There has been a lot of conversation over the past year about SEL—social and emotional learning—or that process through which all of us (regardless of age) acquire and apply the skills to manage our emotions and maintain positive relationships. John Hattie tells us that teacher/student relationships have an effect size of .72 (almost one standard deviation). Many of the materials available to schools specify these aspects of SEL: self-awareness, self-management, social awareness, relationship skills, and responsible decision-making. You might notice overlap with these ideas and what we’ve learned about self-regulated learners—those who select and set goals, monitor their progress, manage time and resources, and make responsible decisions, to name just a few of the characteristics.
In a recent article, instructional designer Flower Darby talked about harnessing the power of emotions to help students learn. She identified a handful of ideas to consider when we design for emotion (which is what led me to thinking about SEL):
Share personal examples and stories. I’ll be honest. When I was going through my divorce and teaching middle school, my stories about my personal life and that of my children resonated with many of my students. They helped them develop some social awareness and relationship skills . . . and allowed students to see me as a person.
Try to be likeable. Of course, we want our learners to like us. Connecting via two-way respect goes a long way to fostering that learner/teacher relationship. How can we teach our kids social awareness and relationship skills if they don’t see us practicing them? The likeable part helps nurture it.
Relate the relevance. Good formative instructional practice tells us that quality learning targets must be relevant. Explicitly making the learning relevant helps build self-awareness with students and support them in decision-making. Talking about current events, for example, and why they caught your interest helps build the relationship, encourages students to be self-aware of their thoughts and feelings to relevant issues, and supports the development of social awareness as they listen to how others respond.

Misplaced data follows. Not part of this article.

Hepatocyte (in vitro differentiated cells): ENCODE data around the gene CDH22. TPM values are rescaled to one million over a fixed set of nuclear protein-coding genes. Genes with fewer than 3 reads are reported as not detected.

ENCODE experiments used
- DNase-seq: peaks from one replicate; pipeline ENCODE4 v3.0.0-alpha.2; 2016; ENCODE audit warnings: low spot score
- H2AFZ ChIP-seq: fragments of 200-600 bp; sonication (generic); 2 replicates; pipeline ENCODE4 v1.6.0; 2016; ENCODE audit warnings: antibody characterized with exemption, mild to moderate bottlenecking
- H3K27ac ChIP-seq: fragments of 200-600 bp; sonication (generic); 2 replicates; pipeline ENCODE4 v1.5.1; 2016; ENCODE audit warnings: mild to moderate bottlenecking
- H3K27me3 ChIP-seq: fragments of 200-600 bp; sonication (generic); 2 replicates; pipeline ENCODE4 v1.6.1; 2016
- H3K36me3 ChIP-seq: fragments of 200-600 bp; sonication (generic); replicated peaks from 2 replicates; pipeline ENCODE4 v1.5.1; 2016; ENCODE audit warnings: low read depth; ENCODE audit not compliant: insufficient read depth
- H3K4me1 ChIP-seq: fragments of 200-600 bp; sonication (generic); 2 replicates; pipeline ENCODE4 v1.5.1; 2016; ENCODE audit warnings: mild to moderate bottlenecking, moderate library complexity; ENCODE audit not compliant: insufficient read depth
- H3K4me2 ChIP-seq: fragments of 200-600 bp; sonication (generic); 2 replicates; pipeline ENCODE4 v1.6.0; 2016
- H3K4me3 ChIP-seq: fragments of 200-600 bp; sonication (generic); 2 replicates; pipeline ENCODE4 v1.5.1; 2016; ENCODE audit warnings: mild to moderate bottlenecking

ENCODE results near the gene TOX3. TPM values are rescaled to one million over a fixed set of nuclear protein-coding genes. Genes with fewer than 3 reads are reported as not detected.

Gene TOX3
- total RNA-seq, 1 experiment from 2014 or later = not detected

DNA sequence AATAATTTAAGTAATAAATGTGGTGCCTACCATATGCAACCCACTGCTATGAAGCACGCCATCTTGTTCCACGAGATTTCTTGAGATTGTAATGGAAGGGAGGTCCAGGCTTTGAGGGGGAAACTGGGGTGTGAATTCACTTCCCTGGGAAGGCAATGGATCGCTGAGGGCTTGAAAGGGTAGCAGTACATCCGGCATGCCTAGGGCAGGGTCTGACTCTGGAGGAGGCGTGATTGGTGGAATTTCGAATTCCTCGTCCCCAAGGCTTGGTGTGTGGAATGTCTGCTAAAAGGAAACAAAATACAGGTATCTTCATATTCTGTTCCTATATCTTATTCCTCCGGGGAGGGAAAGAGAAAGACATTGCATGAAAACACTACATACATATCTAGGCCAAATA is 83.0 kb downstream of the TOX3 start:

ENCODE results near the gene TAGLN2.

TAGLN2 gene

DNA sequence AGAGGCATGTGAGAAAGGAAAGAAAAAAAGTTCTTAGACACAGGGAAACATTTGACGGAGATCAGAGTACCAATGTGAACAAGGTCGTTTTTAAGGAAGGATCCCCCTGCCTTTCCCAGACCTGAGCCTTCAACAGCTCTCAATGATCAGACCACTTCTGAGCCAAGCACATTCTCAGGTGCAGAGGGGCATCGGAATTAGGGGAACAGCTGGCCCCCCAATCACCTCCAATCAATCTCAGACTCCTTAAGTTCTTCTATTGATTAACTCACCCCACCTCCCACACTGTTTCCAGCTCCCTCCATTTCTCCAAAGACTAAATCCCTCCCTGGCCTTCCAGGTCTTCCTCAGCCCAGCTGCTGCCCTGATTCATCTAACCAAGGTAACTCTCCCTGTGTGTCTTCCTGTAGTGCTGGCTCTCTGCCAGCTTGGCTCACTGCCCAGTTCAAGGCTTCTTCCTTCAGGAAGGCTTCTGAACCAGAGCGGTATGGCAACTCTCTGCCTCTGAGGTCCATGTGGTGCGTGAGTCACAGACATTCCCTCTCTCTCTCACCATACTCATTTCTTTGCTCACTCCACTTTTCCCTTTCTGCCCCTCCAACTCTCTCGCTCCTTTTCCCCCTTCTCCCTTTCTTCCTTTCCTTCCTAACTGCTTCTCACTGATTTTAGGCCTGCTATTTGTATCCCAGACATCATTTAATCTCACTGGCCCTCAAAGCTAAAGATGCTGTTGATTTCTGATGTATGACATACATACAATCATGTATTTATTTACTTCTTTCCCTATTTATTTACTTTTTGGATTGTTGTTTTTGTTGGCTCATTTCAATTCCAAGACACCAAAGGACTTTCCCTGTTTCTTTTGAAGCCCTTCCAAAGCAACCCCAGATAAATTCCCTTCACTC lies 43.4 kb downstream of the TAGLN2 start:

Provide voice and choice. One of the key aspects of a culture of learning is the idea of engagement. Look at the elements of SEL and see the connections to engagement. Voice and choice are primary components of engagement in a culture of learning. They encompass more than just who a learner might work with and can also include options about when and how the learning occurs, what the learning is actually focused on (the learning targets and success criteria), and even assessments of the learning.
As Darby says, “There are so many other ways of including emotions, targeting emotions, even simply acknowledging that they exist in our teaching and learning processes.” How can we teach SEL if we aren’t modeling it and providing opportunities to see it, experience it, or practice it? 2018 is a new year. Which of the above list might you do more of this year? Do you see a connection between SEL and self-regulated learning? Give me your thoughts on Twitter @kdyer13.